With little more than a secondhand camera she bought 20 years ago, Barbara Beirne, a lifelong resident of New Jersey, has hiked through remote regions of the Appalachian Mountains and flown as far as Northern Ireland in search of compelling subjects for her photographs.
The images Ms. Beirne has captured, from rugged faces of Appalachian women near their homes to chilling scenes of children standing next to soldiers' rifles on Belfast streets, portray the stories of the people she has encountered and the communities that shaped them.
Her most recent project, “Becoming American: Teenagers and Immigration,” depicts the diversity of backgrounds and desires of adolescent newcomers and first-generation teenagers in the United States, as well as the challenges they faced coming of age here. The exhibition, sponsored by the Smithsonian Institution, began a nationwide tour on March 10 at the Ellis Island Immigration Museum; it runs through June 3.
Ms. Beirne, of Morristown, began to explore photography in the mid-1980s after raising four children with her husband, John. During trips to Northern Ireland from 1987 to 1994, she saw the violence young people routinely encountered in Belfast. In one close-up shot, a boy playing a drum looks up at a soldier who is pointing a rifle at him.
“I was just anxious to show what the children's life was like: guns on the street and guns pointed at them,” Ms. Beirne said. “You can't do that unless you're in close.”
David E. Haberstich, a Smithsonian Institution archivist who has followed Ms. Beirne's work for 15 years, said he was impressed by how close she got.
In 1997, just before Ms. Beirne's exhibition on southern Appalachian women was to open in Washington, one subject decided she did not want her photograph to appear. While Mr. Haberstich, the exhibit's curator, argued that it should be kept, Ms. Beirne said she wanted to remove it out of respect for the woman's right to change her mind.
“Her caring about the person trumped her artistic concerns,” Mr. Haberstich said. “There are many artists who would have been totally uncompromising about something like that. But that's not Barbara.”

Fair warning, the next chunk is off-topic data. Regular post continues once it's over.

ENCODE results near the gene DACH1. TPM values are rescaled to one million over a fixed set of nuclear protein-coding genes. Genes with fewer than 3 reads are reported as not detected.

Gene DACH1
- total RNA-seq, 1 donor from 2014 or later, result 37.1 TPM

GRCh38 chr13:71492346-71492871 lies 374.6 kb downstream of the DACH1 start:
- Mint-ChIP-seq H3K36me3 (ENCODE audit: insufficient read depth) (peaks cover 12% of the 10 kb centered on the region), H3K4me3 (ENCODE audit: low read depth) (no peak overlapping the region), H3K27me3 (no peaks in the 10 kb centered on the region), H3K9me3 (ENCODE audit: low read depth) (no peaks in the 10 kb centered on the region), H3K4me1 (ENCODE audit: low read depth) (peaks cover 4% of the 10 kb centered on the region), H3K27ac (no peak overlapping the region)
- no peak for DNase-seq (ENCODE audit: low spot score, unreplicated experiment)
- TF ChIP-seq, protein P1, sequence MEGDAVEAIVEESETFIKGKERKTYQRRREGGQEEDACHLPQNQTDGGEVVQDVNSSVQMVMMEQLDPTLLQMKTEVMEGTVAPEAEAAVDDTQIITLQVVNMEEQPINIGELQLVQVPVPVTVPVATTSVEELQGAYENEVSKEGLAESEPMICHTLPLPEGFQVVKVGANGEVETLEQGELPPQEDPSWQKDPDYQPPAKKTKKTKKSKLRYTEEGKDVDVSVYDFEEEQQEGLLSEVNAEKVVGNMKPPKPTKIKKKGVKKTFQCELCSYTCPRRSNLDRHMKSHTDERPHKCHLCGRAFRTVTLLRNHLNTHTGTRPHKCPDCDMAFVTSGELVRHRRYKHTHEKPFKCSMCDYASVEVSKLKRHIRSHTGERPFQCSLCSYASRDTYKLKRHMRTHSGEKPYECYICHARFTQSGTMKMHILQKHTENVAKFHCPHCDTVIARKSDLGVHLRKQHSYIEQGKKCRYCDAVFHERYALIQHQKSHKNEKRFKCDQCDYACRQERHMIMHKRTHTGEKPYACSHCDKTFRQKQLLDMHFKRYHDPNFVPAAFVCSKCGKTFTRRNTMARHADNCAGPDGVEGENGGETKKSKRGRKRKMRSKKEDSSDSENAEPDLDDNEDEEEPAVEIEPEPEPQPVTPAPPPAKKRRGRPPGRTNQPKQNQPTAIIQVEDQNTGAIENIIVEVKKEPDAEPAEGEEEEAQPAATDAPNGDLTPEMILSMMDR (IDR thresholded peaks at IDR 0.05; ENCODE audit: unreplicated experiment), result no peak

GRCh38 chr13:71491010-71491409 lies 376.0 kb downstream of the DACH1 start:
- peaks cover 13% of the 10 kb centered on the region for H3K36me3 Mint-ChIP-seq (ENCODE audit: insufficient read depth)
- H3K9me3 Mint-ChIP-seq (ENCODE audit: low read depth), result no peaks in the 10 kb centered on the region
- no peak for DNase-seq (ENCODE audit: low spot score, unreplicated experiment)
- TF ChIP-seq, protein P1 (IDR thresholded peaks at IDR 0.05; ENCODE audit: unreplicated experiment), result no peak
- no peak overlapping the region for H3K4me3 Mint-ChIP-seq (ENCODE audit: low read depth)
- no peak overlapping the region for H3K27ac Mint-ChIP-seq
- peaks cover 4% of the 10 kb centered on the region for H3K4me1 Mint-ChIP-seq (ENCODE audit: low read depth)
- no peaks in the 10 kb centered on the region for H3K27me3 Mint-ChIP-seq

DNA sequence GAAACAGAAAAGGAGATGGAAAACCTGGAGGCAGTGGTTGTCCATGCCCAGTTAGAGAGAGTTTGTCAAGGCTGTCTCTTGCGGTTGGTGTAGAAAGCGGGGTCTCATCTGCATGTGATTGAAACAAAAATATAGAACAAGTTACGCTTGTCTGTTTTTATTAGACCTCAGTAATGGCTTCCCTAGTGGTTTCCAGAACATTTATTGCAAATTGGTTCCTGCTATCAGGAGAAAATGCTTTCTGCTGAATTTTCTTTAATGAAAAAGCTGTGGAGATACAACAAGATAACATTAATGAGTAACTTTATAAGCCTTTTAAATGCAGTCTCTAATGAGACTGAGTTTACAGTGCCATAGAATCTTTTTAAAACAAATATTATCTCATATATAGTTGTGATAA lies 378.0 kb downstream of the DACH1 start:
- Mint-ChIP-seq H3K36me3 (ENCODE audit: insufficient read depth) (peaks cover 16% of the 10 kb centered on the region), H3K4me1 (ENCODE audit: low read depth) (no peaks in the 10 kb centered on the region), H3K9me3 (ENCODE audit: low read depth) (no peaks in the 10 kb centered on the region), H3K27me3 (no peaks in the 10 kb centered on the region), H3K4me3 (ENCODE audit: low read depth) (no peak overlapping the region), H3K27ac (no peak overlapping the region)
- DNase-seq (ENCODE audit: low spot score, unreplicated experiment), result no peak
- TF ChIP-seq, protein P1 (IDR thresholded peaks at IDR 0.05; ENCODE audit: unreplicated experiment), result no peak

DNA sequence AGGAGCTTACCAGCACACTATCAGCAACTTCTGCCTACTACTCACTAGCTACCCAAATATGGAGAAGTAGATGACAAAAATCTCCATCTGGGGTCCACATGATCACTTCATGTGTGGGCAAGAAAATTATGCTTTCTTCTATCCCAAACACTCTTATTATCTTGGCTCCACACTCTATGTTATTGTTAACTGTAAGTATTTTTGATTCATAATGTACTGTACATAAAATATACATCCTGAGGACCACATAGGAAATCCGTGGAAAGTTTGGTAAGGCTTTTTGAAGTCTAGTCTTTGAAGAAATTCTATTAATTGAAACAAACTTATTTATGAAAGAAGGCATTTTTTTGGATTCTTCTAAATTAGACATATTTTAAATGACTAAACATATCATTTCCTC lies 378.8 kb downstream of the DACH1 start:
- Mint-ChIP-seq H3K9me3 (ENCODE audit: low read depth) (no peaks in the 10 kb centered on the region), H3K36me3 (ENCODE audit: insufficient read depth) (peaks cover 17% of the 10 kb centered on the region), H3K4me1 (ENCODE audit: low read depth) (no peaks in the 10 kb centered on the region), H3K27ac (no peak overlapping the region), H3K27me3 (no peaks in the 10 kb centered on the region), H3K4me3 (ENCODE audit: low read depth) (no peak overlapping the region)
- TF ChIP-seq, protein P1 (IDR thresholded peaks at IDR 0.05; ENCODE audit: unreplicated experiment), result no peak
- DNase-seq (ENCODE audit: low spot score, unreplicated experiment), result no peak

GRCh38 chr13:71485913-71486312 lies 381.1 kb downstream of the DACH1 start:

“Becoming American,” which took six years to complete, features portraits of more than 50 teenagers who had moved to different regions of the country. It stemmed in part from a 1999 magazine assignment to photograph Kosovar Albanian refugees at Fort Dix.
Ms. Beirne tried unsuccessfully to keep track of camp residents as they settled throughout the United States. She often found herself wondering how they would adapt to a new country, she said.
During the project, Ms. Beirne met Arsim Mustafa, a middle school student who had passed through Fort Dix and was living in El Cajon, Calif., a small city outside San Diego. Arsim, photographed on a paint-splattered handball court, sports high-top basketball sneakers and looks steadily at the lens. Accompanying text reads: “In my country, it was always war. I saw people dying.”
It concludes, “We finally got away, but I was upset.”
Ms. Beirne, a descendant of immigrants who fled the potato famine in Ireland, said the encounter with Arsim “was like coming full circle.” Growing up in Bloomfield, she saw a 1955 Life magazine series of photographs by Dorothea Lange on Irish country people — children, fiddlers and farmers on their land.
“We knew little about our heritage, since my ancestors didn't want to talk about their experiences,” Ms. Beirne said. “To see these pictures, you really got a feeling for the village and the time.”
Now, her portrait of Kelechi Ibeh, who played football at Bloomfield High School and is the son of Nigerian immigrants, hangs in the same museum as portraits by Jacob Riis and Lewis Hine, pioneers in documentary photography.
“What I hope to show is that immigrants are all over the United States now,” Ms. Beirne said, adding that she wanted her 10 grandchildren to learn about their new compatriots. “I thought it was important for them to realize the sacrifices people go through in life.”